When Animals Bite
Vaccinated, Unvaccinated, or Not Currently Vaccinated?
Before we get into all the different rules and regulations, we need to define some terms. Vaccinated and unvaccinated are pretty self-explanatory, but you might be scratching your head over the difference between unvaccinated and not currently vaccinated (I even got them backwards while I was writing this paragraph).
Fortunately it’s actually pretty simple: an animal who currently has an up-to-date rabies vaccine is considered vaccinated. An animal who has previously received a now out-of-date rabies vaccination is considered not currently vaccinated (remember that at CAH your dog’s first rabies vaccination will last for one year, and all future boosters will last for three years - we only administer one-year vaccinations for cats). An animal who has never received a rabies vaccination, or received their first vaccination less than 28 days before the bite occurred, is considered unvaccinated. Easy, right?
Scraps at the Dog Park
We’ll start with what to do if a domestic animal bites another domestic animal. Maybe your pup got a little too close to an unfriendly stranger at the dog park, or maybe playtime with a housemate got a little too rough. If your pet bites or is bitten by a domestic animal belonging to another person, get their information, and give them yours. If your pet is bitten by another domestic animal who is identifiable, the biting animal is quarantined within the owner’s home for 10 days. If the other animal is not identifiable, your poor pet ends up in quarantine for 45 days! They don’t want that, and we’re sure you don’t either.
If your animal happens to be the biter they’ll have to go into a 10 day quarantine. This means they should be kept inside your home, should not have any contact with other people or animals, and should only be taken out on-leash to use the bathroom. The word quarantine sounds scary (and might bring back some unpleasant memories of early 2020), but fear not! While dog bites and quarantines do need to be reported to the town, you aren’t in any trouble and no punitive measures are taken. You won’t be fined, your dog won’t be taken away, and you have nothing else to worry about. The only purpose of these quarantines is to prevent the possible spread of rabies while your dog is monitored for symptoms.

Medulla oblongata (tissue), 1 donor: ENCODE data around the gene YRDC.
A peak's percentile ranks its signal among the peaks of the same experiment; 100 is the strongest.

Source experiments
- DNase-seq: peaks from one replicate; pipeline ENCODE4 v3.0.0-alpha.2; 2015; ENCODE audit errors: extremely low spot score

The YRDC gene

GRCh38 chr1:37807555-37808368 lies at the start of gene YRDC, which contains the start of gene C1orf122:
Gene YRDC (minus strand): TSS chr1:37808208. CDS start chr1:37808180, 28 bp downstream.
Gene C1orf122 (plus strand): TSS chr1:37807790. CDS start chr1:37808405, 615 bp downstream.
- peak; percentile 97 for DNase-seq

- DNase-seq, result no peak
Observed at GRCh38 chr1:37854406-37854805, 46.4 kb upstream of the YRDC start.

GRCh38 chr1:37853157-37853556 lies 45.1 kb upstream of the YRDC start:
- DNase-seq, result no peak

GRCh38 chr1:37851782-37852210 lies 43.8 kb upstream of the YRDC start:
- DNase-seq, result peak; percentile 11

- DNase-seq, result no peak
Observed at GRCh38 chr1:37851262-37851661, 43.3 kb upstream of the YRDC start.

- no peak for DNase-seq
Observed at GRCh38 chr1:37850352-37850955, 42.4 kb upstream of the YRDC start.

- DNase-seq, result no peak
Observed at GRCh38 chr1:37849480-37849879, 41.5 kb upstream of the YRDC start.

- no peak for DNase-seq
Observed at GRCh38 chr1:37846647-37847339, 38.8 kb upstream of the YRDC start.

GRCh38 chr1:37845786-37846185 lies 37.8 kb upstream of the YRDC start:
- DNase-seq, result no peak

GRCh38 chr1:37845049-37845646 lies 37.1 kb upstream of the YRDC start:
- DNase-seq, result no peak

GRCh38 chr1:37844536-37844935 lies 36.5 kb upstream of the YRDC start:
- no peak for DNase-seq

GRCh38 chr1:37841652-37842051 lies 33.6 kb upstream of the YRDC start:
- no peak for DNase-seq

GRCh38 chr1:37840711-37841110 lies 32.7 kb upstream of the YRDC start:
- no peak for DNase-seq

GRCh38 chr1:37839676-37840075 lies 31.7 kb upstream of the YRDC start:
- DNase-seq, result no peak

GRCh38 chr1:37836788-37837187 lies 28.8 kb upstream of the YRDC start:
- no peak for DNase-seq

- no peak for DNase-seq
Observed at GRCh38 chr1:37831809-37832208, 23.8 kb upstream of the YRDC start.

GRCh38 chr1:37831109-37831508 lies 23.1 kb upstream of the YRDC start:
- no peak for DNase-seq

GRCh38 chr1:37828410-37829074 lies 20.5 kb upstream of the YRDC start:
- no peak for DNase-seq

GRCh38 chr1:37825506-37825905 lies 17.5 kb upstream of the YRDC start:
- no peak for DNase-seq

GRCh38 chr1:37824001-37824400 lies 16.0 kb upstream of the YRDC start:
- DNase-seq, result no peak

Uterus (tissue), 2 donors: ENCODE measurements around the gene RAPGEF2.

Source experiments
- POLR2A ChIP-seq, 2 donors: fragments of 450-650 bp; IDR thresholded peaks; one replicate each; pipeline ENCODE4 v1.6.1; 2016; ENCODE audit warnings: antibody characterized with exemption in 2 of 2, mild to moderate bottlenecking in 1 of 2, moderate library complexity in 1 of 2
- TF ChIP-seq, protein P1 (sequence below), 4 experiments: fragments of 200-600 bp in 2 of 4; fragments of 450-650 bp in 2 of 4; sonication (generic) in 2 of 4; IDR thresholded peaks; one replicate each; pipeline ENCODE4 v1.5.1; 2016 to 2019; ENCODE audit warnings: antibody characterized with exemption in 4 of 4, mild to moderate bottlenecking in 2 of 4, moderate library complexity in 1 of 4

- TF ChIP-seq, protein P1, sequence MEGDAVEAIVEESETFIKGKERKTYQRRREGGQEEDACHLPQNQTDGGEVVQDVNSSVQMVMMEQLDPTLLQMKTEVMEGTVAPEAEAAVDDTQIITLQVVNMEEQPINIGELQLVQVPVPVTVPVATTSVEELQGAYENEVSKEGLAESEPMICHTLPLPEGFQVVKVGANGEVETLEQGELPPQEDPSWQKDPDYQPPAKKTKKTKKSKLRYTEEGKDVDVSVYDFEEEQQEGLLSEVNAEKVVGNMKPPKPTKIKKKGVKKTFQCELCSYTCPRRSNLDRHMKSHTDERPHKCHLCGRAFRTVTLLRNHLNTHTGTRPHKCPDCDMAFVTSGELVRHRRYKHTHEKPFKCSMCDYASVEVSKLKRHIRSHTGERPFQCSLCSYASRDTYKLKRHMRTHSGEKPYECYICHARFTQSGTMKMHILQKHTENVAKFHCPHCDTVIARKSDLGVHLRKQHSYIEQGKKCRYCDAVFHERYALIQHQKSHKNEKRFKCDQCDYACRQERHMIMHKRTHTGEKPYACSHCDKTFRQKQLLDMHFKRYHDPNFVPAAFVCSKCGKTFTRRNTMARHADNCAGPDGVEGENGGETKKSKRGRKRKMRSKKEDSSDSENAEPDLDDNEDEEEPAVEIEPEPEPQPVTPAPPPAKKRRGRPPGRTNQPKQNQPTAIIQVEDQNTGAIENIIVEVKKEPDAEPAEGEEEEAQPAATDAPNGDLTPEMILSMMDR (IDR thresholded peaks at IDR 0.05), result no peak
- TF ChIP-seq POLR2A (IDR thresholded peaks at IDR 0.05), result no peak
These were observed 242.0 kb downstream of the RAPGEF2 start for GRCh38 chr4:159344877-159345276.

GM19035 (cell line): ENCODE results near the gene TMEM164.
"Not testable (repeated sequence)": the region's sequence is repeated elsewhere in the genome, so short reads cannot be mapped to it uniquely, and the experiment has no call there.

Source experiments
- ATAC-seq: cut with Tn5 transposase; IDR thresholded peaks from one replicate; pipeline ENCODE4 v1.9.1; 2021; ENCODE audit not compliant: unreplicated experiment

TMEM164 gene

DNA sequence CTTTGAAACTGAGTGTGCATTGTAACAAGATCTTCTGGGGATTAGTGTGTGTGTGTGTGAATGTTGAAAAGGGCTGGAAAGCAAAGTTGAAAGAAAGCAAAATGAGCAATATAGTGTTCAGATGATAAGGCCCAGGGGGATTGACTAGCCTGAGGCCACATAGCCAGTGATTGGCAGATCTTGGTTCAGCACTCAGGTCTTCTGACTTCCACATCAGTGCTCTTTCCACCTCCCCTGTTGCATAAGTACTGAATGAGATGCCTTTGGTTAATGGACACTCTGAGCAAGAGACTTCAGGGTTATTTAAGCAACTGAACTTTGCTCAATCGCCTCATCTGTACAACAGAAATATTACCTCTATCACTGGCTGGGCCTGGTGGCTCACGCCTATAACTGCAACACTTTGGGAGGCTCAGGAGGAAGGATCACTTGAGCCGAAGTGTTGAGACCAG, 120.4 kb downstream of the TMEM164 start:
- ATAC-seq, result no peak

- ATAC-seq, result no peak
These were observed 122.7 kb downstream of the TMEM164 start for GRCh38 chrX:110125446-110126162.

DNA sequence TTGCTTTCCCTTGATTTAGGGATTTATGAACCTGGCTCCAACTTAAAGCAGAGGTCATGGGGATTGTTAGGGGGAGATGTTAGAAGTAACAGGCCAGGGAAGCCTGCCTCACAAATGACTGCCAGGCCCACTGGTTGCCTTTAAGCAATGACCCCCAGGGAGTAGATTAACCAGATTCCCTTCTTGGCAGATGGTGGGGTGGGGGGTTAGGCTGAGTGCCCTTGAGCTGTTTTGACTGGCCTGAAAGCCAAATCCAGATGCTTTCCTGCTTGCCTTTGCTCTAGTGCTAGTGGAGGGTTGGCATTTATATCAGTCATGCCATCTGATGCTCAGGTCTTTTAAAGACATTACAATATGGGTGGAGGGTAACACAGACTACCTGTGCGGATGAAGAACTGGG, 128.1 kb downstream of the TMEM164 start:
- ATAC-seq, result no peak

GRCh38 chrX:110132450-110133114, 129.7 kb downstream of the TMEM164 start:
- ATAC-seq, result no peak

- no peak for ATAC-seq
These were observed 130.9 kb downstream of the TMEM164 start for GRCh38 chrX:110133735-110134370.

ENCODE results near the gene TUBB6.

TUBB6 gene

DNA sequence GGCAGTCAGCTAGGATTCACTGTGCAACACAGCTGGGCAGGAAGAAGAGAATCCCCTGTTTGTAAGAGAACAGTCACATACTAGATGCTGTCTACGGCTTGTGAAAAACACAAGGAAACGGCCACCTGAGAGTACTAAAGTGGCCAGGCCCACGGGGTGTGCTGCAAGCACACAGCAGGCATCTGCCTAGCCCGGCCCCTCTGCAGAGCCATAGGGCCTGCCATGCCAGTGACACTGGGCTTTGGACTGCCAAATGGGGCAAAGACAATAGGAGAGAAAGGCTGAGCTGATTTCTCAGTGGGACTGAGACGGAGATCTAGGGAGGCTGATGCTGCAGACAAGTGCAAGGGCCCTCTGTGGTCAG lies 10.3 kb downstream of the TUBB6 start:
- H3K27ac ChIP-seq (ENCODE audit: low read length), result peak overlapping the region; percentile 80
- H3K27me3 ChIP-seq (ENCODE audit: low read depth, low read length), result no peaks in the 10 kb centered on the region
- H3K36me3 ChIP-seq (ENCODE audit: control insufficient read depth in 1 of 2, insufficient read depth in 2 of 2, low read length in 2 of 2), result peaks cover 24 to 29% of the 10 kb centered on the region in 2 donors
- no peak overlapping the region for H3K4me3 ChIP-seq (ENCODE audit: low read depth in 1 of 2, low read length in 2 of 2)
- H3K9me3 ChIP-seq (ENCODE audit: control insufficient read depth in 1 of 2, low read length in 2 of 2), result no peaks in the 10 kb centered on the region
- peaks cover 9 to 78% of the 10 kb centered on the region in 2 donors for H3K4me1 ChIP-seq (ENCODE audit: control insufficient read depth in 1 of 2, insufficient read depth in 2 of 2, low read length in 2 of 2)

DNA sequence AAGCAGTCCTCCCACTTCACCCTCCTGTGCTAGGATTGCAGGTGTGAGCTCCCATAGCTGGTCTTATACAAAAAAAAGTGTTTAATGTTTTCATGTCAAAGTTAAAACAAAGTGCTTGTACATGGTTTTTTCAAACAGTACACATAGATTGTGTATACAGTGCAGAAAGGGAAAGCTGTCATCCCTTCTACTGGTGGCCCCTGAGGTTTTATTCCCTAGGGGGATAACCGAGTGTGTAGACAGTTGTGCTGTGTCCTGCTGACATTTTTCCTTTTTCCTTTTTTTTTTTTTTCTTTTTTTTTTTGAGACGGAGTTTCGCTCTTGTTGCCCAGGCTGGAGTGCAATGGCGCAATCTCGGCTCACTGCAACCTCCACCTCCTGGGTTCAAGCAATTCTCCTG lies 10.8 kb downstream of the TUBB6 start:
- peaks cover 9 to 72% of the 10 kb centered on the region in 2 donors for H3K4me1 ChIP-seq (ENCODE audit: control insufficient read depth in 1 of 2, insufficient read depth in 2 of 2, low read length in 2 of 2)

Tussles in the Woods
If your pet gets bitten or scratched by a wild animal while out for a walk, or ends up with a wound of unknown origin, the rules are a bit different (and unfortunately a bit stricter). If your pet is vaccinated or not currently vaccinated and they get scraped up in the woods, you should bring them in as soon as possible to have their rabies vaccine boostered - this is the case even if your pet is currently up-to-date. After this your pet will need to go into a 45 day quarantine to monitor for rabies symptoms. If your pet is happy and healthy at the end of this period, no further action is taken.
If your pet is bitten or scratched by a wild animal or receives a wound of unknown origin and they’re unvaccinated they should also be vaccinated as soon as possible, after which they’ll have to go into a four month quarantine. If your unvaccinated pet had contact with a wild animal that is confirmed to have been rabid by a state laboratory, they’ll need to spend the first 3 months of this period in full isolation at an approved animal hospital, kennel, or livestock quarantine facility. Fortunately this is easily avoided by vaccinating your pet before it becomes necessary!
So there you have it! Hopefully this post has answered your questions, and has helped to make the prospect of an animal bite a little less scary. We were mostly focused on the protocols and the paperwork, but that does leave off one of the most important pieces of advice: if your pet ends up with a bite or a scratch from any source, you should always have them checked out. We can clean up the wound, make sure it’s healing properly, help prevent infection, and even give your pet some pain meds if they need them.
As always, we try to cover what we can in these blogs, but we’re sure we didn’t get to everything! If you’ve got any other questions we’re always happy to chat, and if you do ever find yourself dealing with animal bite just give us a call and we’ll be glad to help you through it- but fingers crossed you won’t have to make that call any time soon!
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